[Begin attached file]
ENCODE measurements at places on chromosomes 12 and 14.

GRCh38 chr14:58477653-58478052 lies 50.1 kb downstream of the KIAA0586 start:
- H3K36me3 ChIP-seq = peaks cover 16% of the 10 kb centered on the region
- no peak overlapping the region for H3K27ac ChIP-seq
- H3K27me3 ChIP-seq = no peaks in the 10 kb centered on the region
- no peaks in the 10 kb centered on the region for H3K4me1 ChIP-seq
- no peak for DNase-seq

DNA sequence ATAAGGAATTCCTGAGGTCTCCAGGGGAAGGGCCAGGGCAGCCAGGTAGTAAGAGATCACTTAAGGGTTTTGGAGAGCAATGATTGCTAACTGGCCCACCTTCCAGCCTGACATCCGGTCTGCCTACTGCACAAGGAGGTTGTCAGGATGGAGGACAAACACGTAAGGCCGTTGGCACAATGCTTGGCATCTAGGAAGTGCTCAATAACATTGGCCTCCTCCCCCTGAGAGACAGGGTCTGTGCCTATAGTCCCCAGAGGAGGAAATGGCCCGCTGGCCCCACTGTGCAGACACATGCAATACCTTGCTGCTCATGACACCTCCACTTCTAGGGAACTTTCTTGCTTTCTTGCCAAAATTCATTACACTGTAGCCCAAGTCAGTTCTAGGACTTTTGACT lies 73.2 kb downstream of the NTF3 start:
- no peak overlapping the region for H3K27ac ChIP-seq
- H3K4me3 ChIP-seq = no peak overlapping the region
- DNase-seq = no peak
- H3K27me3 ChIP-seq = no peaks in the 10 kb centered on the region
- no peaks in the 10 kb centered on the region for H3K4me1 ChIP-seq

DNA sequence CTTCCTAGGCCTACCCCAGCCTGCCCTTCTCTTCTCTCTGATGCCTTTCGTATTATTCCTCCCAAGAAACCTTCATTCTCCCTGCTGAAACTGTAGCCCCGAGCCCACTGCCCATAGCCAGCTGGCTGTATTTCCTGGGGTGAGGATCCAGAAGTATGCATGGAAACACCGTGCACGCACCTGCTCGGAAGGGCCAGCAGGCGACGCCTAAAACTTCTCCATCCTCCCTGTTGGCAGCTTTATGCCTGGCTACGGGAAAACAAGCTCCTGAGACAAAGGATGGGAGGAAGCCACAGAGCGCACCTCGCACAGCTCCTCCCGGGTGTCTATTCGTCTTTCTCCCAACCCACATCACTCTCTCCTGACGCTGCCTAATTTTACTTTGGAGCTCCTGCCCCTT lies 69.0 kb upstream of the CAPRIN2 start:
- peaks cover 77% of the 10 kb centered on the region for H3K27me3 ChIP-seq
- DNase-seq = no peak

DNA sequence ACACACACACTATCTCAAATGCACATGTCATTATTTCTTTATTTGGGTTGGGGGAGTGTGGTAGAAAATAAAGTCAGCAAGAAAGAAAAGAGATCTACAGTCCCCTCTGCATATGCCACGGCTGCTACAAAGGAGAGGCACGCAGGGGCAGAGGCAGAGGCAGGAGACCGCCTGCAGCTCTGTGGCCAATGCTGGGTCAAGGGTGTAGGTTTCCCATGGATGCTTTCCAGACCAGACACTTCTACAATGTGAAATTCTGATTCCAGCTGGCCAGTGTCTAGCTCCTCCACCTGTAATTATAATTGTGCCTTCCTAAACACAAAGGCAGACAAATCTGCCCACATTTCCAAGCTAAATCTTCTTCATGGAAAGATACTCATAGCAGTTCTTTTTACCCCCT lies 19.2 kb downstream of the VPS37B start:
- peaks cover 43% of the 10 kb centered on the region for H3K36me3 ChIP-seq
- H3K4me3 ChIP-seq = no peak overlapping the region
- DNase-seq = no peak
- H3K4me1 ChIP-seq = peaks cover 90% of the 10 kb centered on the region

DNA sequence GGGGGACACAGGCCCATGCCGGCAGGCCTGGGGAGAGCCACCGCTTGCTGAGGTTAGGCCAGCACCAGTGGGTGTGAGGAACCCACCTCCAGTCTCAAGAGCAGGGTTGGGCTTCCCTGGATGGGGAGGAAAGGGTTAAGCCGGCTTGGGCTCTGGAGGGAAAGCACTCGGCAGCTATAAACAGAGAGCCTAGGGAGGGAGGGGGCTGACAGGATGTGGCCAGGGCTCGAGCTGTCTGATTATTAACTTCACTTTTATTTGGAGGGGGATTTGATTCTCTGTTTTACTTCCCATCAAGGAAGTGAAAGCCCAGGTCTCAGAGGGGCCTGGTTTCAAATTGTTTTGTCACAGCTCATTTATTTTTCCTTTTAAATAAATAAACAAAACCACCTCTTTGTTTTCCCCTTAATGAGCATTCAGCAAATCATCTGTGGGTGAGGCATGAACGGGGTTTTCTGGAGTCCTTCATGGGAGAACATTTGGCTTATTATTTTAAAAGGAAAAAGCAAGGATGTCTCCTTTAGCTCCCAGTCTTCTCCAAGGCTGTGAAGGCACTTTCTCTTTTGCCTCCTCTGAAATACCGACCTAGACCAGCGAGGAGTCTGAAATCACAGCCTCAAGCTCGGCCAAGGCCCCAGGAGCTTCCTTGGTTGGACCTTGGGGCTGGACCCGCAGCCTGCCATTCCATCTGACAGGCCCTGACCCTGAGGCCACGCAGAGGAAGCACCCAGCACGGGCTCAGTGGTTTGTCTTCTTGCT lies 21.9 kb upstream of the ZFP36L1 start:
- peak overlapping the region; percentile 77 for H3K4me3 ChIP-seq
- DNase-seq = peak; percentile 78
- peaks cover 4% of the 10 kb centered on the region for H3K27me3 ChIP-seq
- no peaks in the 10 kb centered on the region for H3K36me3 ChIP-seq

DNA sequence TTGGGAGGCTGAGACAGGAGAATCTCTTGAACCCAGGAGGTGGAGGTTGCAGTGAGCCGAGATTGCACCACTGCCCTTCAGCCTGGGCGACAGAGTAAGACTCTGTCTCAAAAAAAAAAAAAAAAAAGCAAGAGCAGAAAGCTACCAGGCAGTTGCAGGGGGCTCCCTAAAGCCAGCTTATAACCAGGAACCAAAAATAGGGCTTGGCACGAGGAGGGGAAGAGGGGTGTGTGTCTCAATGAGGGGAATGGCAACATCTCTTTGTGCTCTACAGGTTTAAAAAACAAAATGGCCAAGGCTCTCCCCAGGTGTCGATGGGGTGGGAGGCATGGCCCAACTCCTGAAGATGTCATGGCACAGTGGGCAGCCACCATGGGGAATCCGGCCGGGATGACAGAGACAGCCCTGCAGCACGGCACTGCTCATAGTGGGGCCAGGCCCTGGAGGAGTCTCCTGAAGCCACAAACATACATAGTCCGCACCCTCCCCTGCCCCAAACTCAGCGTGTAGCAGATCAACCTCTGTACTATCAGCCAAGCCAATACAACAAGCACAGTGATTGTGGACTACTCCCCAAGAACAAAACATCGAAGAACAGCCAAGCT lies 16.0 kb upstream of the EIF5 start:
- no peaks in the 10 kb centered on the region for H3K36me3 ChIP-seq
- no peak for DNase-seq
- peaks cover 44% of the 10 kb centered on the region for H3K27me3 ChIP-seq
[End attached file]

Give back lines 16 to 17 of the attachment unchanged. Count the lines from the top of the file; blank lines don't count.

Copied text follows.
- DNase-seq = no peak

DNA sequence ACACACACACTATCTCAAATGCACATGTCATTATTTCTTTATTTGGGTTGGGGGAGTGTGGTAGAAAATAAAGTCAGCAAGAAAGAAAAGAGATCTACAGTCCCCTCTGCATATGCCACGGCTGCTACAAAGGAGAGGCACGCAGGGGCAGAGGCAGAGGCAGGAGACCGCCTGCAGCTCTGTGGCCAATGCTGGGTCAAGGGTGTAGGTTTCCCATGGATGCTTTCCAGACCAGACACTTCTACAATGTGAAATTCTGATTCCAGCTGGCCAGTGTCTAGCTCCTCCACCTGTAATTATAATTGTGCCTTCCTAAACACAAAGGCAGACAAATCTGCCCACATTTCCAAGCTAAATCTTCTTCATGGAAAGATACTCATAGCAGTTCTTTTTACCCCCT lies 19.2 kb downstream of the VPS37B start: